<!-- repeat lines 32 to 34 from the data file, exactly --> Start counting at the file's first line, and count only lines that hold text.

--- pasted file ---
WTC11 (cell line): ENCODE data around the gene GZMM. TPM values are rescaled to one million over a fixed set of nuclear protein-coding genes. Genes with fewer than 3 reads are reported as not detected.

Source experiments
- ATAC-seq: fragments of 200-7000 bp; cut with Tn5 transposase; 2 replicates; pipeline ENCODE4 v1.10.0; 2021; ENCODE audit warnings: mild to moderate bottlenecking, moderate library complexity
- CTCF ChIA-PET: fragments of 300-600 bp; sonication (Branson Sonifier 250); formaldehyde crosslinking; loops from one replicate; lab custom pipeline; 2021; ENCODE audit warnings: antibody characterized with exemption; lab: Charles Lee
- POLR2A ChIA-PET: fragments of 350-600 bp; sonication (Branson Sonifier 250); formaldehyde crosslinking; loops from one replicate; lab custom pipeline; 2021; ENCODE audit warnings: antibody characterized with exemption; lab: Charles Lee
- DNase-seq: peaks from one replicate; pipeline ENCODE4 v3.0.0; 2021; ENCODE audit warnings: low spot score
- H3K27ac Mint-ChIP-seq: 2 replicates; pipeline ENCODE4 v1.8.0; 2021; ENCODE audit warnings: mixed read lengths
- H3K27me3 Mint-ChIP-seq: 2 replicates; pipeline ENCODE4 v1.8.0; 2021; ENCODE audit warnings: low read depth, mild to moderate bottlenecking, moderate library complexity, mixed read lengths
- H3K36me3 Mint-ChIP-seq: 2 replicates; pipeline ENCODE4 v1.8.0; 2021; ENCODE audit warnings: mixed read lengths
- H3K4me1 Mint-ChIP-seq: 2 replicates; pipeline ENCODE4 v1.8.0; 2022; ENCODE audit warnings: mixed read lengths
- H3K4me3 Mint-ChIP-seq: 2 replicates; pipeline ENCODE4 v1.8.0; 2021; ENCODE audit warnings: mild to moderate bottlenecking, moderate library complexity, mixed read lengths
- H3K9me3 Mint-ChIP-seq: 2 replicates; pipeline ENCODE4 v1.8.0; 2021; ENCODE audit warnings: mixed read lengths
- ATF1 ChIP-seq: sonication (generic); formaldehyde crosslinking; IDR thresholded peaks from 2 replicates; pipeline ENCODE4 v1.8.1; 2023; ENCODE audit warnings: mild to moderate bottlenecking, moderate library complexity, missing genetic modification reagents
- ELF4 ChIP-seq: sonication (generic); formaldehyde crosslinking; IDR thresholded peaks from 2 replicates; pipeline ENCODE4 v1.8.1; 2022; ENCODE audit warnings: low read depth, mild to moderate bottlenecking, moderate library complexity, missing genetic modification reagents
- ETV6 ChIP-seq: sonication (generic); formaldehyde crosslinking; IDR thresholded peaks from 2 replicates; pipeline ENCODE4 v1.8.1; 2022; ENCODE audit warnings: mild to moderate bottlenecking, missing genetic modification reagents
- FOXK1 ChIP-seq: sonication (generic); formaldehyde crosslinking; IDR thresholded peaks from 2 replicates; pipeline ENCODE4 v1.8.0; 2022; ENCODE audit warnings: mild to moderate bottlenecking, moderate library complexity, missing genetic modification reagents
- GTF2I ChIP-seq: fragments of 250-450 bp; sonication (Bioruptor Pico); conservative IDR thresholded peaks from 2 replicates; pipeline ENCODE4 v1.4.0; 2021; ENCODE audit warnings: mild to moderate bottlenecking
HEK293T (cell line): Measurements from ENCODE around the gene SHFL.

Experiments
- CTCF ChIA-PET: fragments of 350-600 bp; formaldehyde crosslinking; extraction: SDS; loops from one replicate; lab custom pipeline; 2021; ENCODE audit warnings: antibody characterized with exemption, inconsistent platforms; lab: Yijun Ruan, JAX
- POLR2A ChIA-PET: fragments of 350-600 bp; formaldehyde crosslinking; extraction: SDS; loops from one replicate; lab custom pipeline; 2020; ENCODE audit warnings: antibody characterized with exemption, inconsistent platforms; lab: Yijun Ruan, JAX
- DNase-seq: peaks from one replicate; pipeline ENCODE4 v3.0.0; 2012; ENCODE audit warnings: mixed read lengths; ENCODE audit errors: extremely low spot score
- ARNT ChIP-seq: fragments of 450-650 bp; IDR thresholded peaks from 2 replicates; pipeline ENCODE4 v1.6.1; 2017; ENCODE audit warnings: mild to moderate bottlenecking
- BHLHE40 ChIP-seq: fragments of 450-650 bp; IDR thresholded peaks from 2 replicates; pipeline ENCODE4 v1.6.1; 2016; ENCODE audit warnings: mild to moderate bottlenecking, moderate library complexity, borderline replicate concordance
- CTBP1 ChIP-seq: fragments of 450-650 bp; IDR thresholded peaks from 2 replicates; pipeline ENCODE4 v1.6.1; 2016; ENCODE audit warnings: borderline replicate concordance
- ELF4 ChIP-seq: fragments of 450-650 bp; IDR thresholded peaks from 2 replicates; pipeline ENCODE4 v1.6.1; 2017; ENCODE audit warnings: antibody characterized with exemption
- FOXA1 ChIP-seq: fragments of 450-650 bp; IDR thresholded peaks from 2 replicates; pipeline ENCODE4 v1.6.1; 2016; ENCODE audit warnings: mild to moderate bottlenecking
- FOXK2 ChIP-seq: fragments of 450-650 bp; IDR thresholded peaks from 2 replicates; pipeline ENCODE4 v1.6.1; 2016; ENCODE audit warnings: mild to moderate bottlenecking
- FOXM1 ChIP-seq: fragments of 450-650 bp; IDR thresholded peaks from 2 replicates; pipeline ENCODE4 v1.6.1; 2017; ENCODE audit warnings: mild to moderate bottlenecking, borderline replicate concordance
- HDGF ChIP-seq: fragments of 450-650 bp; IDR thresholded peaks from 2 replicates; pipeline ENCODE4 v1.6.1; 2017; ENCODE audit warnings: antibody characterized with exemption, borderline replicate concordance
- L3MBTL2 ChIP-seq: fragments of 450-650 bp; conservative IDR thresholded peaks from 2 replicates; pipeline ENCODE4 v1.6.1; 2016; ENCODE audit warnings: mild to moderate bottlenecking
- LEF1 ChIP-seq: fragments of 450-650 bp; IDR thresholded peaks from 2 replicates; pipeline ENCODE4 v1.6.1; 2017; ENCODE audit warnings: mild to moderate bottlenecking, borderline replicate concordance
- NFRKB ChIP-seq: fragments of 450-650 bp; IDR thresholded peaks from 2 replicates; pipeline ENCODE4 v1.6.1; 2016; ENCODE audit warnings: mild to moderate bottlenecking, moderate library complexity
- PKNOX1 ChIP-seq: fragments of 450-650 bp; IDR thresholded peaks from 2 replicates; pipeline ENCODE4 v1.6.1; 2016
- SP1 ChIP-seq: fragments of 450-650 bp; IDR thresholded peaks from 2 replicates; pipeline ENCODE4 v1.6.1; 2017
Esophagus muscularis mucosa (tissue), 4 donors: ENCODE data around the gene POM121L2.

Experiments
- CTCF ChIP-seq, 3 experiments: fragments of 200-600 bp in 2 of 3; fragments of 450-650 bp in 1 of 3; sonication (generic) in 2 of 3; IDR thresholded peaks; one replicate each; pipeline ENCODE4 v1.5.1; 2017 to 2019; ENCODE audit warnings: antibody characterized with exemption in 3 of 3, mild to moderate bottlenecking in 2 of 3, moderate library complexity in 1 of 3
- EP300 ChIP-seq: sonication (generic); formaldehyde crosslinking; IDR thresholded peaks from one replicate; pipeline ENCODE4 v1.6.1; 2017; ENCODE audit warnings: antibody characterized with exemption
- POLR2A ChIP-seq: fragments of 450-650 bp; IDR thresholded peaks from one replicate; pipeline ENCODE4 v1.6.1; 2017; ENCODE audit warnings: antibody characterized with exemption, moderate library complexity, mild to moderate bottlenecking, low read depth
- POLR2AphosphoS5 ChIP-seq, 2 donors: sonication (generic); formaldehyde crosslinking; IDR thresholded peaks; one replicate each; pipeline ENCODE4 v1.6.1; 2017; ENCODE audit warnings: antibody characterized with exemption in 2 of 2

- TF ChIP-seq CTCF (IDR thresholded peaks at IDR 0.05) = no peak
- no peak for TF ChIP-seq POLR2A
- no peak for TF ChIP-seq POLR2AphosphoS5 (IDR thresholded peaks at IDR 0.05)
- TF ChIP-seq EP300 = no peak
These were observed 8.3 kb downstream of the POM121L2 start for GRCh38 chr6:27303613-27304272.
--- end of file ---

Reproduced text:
- LEF1 ChIP-seq: fragments of 450-650 bp; IDR thresholded peaks from 2 replicates; pipeline ENCODE4 v1.6.1; 2017; ENCODE audit warnings: mild to moderate bottlenecking, borderline replicate concordance
- NFRKB ChIP-seq: fragments of 450-650 bp; IDR thresholded peaks from 2 replicates; pipeline ENCODE4 v1.6.1; 2016; ENCODE audit warnings: mild to moderate bottlenecking, moderate library complexity
- PKNOX1 ChIP-seq: fragments of 450-650 bp; IDR thresholded peaks from 2 replicates; pipeline ENCODE4 v1.6.1; 2016